Gitting Earth Hour & Drupal



February 26, 2011

We've used CVS, SVN over the years and are now using Git. If you've not a programmer you probably wouldn't be familiar with tools like Concurrent Versions System or Subversion which allow for precise sharing & collaboration between thousands of people but with over 150,000 lines of code in Drupal Core, you really need to have a way to manage these details to ensure that you've got the highest quality control possible.  Git is the latest in social coding and because if it's distributed framework it should allow many more people to evaluate, experiment & collaborate with the Drupal community.  

Git & Drupal

Knowing that Drupal was adopting Git, we made the move to adopt it, replacing many of our other repositories.  There is quite a learning curve to get it set up and integrated with our processes, but it's been very impressive thus far.  Our ability to quickly integrate around a standard tool set that allows us to both track & centralize changes for our projects is already beginning to pay off.  Configuration files, default error messages, custom modules, client themes, not to mention Drupal core and community contributed themes/modules.  

I've been quite involved in the Drupal 7 development process, striving to improve accessibility within this great CMS.  This was all done using CVS, which worked, but there were many times where this old version control tool hampered the effective participation.  I am very excited to know that there are thousands of other Drupal developers who are also jumping onboard which will help make Git easier & more powerful for everyone to use.

Working on Drupal 8 with Git should make it easier for us to make the next version of of this content management framework even better than it is now.  The Git Team lead an extensive process of upgrading to be able to facilitate better support through the web site, which was completed this last week.  Since the Drupal community uses Drupal itself for project management, issue tracking & discussion, this was a huge task that went off very well.  

Earth Hour Module

To help test out this new framework after it launched, I updated the Earth Hour module we posted two years ago. There is now a functioning Drupal 6 and 7 version of this module.  There is still more work that I'd like to do, but it will be easier for people to clone the repository, make wide range of changes to it and contribute that back to the community.  I found the documentation was done well and that I was able to more easily push releases than I was previously using CVS.  

As there are hundreds if not thousands of Drupal sites out which are run by environmentally conscious individuals and organizations, I hope that this module makes it easier for us as a community to shut down and reflect on what we are doing to our planet, if only for an hour a year.  The badge that is on OpenConcept's site for the next month (until the last Saturday in March), is a simple proactive way to remind people about this period for global reflection.  It will not actually physically turn off our servers, but by limiting the page queries in this period there should be a nominal power reduction.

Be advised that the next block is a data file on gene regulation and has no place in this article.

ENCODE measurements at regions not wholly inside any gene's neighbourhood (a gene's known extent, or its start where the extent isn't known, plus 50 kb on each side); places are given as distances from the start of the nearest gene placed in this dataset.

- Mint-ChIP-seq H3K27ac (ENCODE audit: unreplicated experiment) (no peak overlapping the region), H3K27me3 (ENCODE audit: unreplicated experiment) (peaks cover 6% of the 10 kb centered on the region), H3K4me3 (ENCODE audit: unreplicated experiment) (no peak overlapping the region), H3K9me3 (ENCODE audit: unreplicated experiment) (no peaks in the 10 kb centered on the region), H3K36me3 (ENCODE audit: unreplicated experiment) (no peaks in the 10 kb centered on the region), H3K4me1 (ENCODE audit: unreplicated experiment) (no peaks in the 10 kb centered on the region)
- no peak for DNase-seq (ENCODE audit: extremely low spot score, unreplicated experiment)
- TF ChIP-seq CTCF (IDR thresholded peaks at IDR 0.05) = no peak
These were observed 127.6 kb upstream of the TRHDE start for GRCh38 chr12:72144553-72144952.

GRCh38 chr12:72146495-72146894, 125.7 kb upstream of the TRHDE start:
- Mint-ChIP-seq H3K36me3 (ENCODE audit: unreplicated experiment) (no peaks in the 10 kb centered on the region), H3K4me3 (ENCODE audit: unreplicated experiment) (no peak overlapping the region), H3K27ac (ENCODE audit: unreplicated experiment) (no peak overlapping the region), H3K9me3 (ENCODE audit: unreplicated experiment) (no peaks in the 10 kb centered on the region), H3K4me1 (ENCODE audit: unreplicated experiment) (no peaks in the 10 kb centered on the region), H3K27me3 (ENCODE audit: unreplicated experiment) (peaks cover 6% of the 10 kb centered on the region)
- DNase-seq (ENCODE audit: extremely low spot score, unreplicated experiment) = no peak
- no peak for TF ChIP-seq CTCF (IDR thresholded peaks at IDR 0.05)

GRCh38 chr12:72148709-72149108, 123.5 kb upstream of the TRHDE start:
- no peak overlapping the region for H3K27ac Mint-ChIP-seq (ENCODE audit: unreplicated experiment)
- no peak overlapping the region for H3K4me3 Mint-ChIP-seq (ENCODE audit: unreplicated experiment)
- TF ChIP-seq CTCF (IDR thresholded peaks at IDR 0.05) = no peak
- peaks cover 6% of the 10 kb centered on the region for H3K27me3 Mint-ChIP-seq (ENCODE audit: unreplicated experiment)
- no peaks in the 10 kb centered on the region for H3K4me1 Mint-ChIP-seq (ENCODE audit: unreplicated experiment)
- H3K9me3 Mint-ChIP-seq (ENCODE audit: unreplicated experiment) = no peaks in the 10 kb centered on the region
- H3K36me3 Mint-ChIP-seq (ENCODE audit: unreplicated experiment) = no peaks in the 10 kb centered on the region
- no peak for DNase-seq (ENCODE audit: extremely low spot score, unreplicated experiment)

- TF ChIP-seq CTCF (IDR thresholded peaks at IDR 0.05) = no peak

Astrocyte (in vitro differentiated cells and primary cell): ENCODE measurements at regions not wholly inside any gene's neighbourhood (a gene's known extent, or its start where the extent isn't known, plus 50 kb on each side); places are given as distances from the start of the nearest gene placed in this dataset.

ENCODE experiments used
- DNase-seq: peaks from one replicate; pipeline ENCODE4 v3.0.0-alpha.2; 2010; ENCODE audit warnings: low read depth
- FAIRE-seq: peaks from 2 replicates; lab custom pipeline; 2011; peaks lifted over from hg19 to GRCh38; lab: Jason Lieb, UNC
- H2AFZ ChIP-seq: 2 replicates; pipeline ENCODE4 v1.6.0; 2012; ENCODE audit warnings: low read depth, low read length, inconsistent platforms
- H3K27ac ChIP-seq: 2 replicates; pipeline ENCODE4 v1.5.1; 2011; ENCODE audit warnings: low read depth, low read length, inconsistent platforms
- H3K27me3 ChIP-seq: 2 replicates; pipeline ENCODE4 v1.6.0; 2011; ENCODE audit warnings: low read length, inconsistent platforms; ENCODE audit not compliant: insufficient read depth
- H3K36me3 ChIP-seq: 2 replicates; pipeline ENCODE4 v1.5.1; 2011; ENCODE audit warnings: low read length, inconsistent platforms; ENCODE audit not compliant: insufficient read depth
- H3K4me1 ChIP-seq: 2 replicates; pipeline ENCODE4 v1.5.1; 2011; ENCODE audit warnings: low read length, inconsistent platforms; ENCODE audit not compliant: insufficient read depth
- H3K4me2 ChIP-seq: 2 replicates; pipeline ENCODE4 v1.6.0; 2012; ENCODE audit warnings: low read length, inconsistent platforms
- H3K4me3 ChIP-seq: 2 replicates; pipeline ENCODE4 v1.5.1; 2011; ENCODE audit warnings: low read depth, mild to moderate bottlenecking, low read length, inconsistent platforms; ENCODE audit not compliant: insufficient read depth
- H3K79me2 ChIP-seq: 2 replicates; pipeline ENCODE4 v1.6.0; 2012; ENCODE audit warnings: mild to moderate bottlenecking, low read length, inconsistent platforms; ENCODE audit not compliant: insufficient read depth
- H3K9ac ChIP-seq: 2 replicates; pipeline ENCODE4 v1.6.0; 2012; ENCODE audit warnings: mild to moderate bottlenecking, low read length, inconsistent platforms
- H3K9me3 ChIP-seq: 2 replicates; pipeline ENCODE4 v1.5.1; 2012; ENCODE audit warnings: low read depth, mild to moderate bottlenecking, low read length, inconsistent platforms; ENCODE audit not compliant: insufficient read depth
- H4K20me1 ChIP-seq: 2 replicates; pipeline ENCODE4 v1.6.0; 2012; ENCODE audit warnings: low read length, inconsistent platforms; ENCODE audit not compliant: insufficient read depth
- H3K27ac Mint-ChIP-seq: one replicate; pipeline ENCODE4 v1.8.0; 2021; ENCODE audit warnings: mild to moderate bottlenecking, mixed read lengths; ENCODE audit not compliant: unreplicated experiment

Reflections for Earth Hour

It's a bit of a stretch to compare Earth Hour to a piece of software, but I think that there are some points for consideration:

  • Only through more effective collaboration are we going to be able to make effective change over the long haul.  I ran across this old quote used in Larry Garfield's blog, "If you want to go fast, go alone. If you want to go far, go together." With so many issues in the world today, we need to find easier ways to work together to build the world we want to live in;
  • The details matter. Whether it's a missing ';' or an LCD monitor left on over the weekend, all of the little problems add up to have a huge effect on the whole.  Taking a some time to reflect on how we use technology to run our organizations and our busy lives does matter (even if it's only an hour a year);
  • It needs to be distributed, inventive and easily shared. We should be encouraging each other to build on the ideas of others and be creative with how they build their websites or reduce their environmental footprint on the planet.  There are so many ways to do more with less and perhaps we can be inspired to share what we've done with others;
  • They are both small but important pieces of a much bigger challenge. Drupal and Earth Hour are both global movements.  Will one hour out of 8765 really make a difference to our sustainability as a planet?  Will better free software tools help facilitate build more freedom in our society and culture? 

I'm hopeful enough to get engaged and hope you are too.  If you've got ideas on how to contribute to any of the projects here, please add a comment.

About The Author

Mike Gifford is the founder of OpenConcept Consulting Inc, which he started in 1999. Since then, he has been particularly active in developing and extending open source content management systems to allow people to get closer to their content. Before starting OpenConcept, Mike had worked for a number of national NGOs including Oxfam Canada and Friends of the Earth.